MIDORI HOTEL
    Clark firm cuts cost for P2-B project by illegal quarrying

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    DEVASTATION. An earth mound reportedly quarried for filling materials for the Midori Hotel.

    Midori Hotel, a P2-billion, six-storey, 120- room hotel which Clark Development Corp. (CDC) President-CEO
    Arthur Tugade once said is “close to the environment because midori means green in Japanese,” is reportedly cutting cost by illegally obtaining its soil materials from a nearby mound at the Clark special economic zone.

    The quarry site is located just a few meters from the Sacobia Bridge across the Zoocobia Paradise Ranch.

    The owners of Midori Hotel, Taiwanese businessmen Jack Yam and Tony Huang and their local partner Irineo “Bong” Alvaro, are also the owners of BB International Leisure and Resort Development Corp. (BBI) now constructing a multi-billion water theme park project here, the Clark Valley View Leisure and Resort located
    at Gate 14 at the northwestern section of this freeport.

    The BBI project has been receiving flak for being sited inside the ancestral domain of the Aeta tribes, even as local environmentalists have branded it as a “threat to the Clark watershed.” The Midori Hotel is located on a 2.5-hectare property on Kalayaan Street near the Fontana Leisure Parks and the Mimosa Resort.

    The soil extraction for Midori was allegedly approved by CDC- Public Safety Department (CDC-PSD) Manager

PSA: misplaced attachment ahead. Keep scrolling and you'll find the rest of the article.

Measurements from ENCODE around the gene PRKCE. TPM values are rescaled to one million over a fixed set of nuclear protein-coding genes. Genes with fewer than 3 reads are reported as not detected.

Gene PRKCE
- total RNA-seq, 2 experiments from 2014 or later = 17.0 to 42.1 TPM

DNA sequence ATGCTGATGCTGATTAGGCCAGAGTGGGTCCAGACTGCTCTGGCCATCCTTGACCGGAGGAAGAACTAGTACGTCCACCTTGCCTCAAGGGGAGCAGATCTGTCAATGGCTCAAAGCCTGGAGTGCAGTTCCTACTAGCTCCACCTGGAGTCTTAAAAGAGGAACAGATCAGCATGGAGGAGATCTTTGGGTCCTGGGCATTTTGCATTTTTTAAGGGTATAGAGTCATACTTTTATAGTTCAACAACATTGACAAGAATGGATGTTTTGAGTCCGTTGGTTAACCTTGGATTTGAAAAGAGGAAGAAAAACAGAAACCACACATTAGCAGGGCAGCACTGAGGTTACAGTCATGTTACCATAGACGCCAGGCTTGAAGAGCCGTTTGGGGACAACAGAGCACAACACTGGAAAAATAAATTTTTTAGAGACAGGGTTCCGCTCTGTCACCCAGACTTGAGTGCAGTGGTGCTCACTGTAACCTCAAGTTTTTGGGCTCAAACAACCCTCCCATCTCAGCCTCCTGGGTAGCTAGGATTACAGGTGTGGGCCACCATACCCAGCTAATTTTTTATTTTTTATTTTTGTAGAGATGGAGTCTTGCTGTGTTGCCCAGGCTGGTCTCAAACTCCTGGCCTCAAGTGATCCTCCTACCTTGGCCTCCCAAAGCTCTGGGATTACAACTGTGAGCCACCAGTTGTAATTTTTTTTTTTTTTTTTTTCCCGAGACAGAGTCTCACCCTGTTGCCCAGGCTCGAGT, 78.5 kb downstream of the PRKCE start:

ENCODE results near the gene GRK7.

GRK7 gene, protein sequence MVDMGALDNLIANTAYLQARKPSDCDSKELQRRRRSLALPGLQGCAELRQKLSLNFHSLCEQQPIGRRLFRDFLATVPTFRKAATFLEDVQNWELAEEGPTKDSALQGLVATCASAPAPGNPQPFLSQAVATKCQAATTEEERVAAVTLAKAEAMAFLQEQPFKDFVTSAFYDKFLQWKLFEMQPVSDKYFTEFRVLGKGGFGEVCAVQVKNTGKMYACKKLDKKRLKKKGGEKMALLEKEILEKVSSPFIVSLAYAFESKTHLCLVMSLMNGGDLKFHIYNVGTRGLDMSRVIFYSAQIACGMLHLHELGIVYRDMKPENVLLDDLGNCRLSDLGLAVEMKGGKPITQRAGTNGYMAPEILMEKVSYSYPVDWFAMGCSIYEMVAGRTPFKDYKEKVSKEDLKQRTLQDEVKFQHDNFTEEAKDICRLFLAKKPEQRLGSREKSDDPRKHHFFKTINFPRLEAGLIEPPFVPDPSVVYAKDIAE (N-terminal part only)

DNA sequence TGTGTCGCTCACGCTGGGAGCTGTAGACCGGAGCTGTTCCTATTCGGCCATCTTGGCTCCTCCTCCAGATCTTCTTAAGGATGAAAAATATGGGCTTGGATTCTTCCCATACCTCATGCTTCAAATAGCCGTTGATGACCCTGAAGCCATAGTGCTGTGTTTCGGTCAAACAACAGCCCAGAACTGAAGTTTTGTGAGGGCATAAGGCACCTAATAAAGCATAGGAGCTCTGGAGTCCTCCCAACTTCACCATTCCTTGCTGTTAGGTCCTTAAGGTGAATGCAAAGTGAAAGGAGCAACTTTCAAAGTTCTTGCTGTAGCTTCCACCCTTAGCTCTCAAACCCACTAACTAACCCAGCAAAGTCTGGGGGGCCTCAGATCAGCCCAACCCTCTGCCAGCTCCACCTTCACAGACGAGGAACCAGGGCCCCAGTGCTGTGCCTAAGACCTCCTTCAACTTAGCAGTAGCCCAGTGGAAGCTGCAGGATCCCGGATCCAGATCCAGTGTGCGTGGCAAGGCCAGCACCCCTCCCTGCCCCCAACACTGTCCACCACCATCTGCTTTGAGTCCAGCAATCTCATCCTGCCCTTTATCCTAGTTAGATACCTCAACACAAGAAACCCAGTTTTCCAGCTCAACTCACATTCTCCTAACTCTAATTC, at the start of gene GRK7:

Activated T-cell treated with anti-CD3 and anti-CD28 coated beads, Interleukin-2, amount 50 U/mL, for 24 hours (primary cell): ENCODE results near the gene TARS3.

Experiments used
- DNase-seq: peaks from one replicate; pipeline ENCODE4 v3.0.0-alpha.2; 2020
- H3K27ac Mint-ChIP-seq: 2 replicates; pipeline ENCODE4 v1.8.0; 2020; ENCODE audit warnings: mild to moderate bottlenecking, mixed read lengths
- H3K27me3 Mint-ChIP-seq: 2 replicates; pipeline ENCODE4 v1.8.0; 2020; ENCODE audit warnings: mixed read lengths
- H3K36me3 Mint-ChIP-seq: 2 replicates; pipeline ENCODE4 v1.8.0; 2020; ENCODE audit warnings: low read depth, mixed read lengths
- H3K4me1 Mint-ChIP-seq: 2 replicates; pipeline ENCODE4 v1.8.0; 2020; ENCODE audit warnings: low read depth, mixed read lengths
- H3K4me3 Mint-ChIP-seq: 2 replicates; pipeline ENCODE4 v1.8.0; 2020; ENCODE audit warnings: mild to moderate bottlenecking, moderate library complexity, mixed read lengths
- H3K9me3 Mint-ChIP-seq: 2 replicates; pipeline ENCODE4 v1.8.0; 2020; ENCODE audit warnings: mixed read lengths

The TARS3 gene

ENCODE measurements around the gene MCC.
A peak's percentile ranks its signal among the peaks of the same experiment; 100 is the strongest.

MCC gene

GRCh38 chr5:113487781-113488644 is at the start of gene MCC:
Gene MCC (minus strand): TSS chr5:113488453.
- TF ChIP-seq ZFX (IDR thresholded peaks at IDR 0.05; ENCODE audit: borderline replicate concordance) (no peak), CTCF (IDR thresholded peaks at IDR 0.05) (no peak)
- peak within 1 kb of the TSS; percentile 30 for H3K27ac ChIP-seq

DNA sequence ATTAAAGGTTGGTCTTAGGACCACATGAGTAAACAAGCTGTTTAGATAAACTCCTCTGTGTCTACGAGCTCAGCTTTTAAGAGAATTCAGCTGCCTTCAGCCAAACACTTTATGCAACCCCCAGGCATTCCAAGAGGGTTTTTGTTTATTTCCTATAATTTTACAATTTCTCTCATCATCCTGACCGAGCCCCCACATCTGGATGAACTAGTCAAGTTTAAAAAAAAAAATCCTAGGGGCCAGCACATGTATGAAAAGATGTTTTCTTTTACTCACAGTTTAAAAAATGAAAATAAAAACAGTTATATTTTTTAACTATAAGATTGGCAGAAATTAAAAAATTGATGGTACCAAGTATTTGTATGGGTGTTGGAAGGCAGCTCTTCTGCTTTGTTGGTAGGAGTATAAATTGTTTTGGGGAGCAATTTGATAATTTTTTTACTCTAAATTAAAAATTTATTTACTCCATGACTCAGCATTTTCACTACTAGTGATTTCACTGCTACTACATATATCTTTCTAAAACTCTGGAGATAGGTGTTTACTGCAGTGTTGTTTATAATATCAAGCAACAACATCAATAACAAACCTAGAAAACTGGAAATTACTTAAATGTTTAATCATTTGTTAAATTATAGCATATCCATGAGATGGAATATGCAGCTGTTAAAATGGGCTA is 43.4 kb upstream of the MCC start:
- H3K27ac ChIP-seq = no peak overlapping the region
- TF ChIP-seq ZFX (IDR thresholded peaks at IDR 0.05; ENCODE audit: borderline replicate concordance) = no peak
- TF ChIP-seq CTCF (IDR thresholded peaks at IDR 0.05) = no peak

Gen. Ricardo Banayat (Ret.). According to documents obtained by Punto!, the soil for the Midori project is supposed to be imported from Pangasinan.

    However, in order to cut costs, the managers of the Midori project reportedly requested Banayat for the approval of the soil extraction at the Sacobia quarry site for 12 truckloads per day.

    The quarry site is about two kilometers from the project site. The illegal soil extraction has been going on for two weeks, a source said. A hill is now almost flattened because of the soil extraction, he added. The source said CDC approved the soil extraction project to widen the road along the Sacobia area when they asked why it is allowing the quarrying in Sacobia.

    Engr. Rey Cruz of the Mines and Geosciences Bureau (MGB) said he is not aware of any permit issued for the Midori project in the area. He said “any extraction of ordinary earth or quarry materials should be covered by pertinent permits.” In the case of Midori, “wala po kaming alam dyan (we don’t know anything about that.)”

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